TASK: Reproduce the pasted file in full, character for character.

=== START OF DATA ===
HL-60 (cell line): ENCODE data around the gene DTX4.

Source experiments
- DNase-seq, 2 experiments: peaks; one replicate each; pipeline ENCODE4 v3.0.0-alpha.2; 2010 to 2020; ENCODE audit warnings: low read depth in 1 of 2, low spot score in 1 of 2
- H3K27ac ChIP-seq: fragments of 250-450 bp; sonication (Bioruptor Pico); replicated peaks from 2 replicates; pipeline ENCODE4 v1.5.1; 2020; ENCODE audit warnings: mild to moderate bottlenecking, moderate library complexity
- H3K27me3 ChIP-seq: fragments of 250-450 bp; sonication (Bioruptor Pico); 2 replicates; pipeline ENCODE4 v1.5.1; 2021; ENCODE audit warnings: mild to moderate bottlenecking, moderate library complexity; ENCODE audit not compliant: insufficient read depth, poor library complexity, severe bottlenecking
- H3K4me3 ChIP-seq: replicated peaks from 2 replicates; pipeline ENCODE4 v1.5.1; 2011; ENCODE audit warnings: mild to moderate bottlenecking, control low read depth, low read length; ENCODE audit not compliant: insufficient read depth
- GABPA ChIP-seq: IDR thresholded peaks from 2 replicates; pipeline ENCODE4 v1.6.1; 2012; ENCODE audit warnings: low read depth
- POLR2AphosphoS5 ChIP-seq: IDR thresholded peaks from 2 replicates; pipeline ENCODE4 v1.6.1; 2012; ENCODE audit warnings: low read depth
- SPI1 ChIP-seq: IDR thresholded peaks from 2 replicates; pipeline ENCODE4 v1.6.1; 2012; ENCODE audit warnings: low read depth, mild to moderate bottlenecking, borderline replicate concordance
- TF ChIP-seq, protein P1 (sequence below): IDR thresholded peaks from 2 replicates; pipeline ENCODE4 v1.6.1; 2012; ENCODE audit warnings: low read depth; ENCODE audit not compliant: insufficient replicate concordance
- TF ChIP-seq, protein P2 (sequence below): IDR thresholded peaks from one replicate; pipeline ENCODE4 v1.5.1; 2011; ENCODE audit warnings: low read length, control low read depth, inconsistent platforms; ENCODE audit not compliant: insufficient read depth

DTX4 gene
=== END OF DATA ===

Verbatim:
HL-60 (cell line): ENCODE data around the gene DTX4.

Source experiments
- DNase-seq, 2 experiments: peaks; one replicate each; pipeline ENCODE4 v3.0.0-alpha.2; 2010 to 2020; ENCODE audit warnings: low read depth in 1 of 2, low spot score in 1 of 2
- H3K27ac ChIP-seq: fragments of 250-450 bp; sonication (Bioruptor Pico); replicated peaks from 2 replicates; pipeline ENCODE4 v1.5.1; 2020; ENCODE audit warnings: mild to moderate bottlenecking, moderate library complexity
- H3K27me3 ChIP-seq: fragments of 250-450 bp; sonication (Bioruptor Pico); 2 replicates; pipeline ENCODE4 v1.5.1; 2021; ENCODE audit warnings: mild to moderate bottlenecking, moderate library complexity; ENCODE audit not compliant: insufficient read depth, poor library complexity, severe bottlenecking
- H3K4me3 ChIP-seq: replicated peaks from 2 replicates; pipeline ENCODE4 v1.5.1; 2011; ENCODE audit warnings: mild to moderate bottlenecking, control low read depth, low read length; ENCODE audit not compliant: insufficient read depth
- GABPA ChIP-seq: IDR thresholded peaks from 2 replicates; pipeline ENCODE4 v1.6.1; 2012; ENCODE audit warnings: low read depth
- POLR2AphosphoS5 ChIP-seq: IDR thresholded peaks from 2 replicates; pipeline ENCODE4 v1.6.1; 2012; ENCODE audit warnings: low read depth
- SPI1 ChIP-seq: IDR thresholded peaks from 2 replicates; pipeline ENCODE4 v1.6.1; 2012; ENCODE audit warnings: low read depth, mild to moderate bottlenecking, borderline replicate concordance
- TF ChIP-seq, protein P1 (sequence below): IDR thresholded peaks from 2 replicates; pipeline ENCODE4 v1.6.1; 2012; ENCODE audit warnings: low read depth; ENCODE audit not compliant: insufficient replicate concordance
- TF ChIP-seq, protein P2 (sequence below): IDR thresholded peaks from one replicate; pipeline ENCODE4 v1.5.1; 2011; ENCODE audit warnings: low read length, control low read depth, inconsistent platforms; ENCODE audit not compliant: insufficient read depth

DTX4 gene